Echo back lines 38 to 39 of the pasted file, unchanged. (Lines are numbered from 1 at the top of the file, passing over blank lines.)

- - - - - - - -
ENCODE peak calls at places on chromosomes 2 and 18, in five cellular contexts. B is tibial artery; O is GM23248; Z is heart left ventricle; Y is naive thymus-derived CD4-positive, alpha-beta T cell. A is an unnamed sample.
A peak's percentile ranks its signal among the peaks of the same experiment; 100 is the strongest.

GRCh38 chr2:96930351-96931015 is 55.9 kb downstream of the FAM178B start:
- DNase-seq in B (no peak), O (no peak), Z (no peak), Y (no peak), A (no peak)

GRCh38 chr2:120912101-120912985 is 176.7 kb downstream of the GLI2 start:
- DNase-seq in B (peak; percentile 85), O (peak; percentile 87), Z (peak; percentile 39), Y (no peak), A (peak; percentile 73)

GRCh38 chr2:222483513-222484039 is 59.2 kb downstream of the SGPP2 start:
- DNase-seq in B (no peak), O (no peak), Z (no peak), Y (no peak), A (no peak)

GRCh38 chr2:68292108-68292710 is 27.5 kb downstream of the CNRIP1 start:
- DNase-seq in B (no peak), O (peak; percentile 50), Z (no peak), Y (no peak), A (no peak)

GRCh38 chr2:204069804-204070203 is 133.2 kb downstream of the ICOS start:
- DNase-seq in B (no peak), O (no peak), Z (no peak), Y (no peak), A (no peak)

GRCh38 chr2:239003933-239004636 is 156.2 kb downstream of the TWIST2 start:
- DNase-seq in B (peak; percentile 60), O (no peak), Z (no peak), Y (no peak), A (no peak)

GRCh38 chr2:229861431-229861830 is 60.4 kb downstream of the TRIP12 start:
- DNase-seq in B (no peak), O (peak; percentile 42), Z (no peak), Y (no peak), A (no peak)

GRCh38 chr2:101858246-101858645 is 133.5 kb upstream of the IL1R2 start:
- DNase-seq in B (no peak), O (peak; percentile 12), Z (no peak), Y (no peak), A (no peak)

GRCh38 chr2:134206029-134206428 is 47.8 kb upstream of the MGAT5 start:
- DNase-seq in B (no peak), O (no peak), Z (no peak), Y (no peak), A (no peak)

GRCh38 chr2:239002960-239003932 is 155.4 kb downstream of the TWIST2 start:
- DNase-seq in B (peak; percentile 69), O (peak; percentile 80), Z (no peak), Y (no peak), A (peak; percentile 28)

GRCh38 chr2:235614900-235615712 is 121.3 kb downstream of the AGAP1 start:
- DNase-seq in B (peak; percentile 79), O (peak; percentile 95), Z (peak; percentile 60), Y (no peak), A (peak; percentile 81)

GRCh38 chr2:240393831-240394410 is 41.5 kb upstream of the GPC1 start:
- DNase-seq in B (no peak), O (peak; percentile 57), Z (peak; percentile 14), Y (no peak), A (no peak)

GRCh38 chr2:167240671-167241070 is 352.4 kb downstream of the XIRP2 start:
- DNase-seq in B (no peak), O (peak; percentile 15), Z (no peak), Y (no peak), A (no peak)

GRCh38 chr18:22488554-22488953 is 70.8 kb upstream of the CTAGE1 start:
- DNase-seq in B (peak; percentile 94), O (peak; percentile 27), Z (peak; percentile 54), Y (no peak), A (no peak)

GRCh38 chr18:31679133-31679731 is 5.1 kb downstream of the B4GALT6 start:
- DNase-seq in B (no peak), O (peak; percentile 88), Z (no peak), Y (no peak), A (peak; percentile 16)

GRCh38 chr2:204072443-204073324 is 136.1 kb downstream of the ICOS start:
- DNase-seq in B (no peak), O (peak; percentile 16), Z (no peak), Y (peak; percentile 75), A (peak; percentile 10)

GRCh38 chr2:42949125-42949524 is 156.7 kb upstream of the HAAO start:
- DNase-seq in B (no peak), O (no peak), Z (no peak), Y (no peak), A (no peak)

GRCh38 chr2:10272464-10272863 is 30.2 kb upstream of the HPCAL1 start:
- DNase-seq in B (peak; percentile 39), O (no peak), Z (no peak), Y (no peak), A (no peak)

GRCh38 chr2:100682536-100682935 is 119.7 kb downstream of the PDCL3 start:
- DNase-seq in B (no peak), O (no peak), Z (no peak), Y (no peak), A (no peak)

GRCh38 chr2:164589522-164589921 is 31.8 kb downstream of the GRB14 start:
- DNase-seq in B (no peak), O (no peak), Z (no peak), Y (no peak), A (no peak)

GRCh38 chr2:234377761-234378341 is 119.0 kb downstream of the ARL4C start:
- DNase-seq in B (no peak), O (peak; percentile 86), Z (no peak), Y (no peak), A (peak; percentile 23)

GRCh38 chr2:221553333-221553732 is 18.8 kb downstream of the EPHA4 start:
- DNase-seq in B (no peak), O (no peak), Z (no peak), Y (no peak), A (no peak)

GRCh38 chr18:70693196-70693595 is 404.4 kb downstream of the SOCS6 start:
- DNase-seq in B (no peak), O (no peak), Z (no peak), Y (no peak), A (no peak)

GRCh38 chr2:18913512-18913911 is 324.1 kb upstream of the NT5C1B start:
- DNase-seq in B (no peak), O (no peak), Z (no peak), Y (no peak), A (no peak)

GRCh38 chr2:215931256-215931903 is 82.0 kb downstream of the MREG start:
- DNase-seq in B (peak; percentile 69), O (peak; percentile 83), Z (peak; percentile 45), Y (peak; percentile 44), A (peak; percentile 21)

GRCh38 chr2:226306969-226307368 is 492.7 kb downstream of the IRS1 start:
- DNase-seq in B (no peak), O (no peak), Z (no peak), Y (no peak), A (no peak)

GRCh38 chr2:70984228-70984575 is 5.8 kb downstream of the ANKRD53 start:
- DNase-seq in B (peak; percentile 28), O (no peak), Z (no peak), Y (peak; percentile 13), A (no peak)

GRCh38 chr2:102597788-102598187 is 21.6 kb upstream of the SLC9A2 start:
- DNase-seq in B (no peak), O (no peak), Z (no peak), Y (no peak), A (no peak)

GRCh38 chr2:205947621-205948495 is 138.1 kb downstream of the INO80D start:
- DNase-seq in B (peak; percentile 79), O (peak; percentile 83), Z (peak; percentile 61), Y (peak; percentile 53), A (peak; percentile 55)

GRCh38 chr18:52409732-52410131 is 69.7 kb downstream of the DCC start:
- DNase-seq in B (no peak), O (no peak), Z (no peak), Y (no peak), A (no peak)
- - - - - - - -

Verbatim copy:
- DNase-seq in B (peak; percentile 39), O (no peak), Z (no peak), Y (no peak), A (no peak)

GRCh38 chr2:100682536-100682935 is 119.7 kb downstream of the PDCL3 start: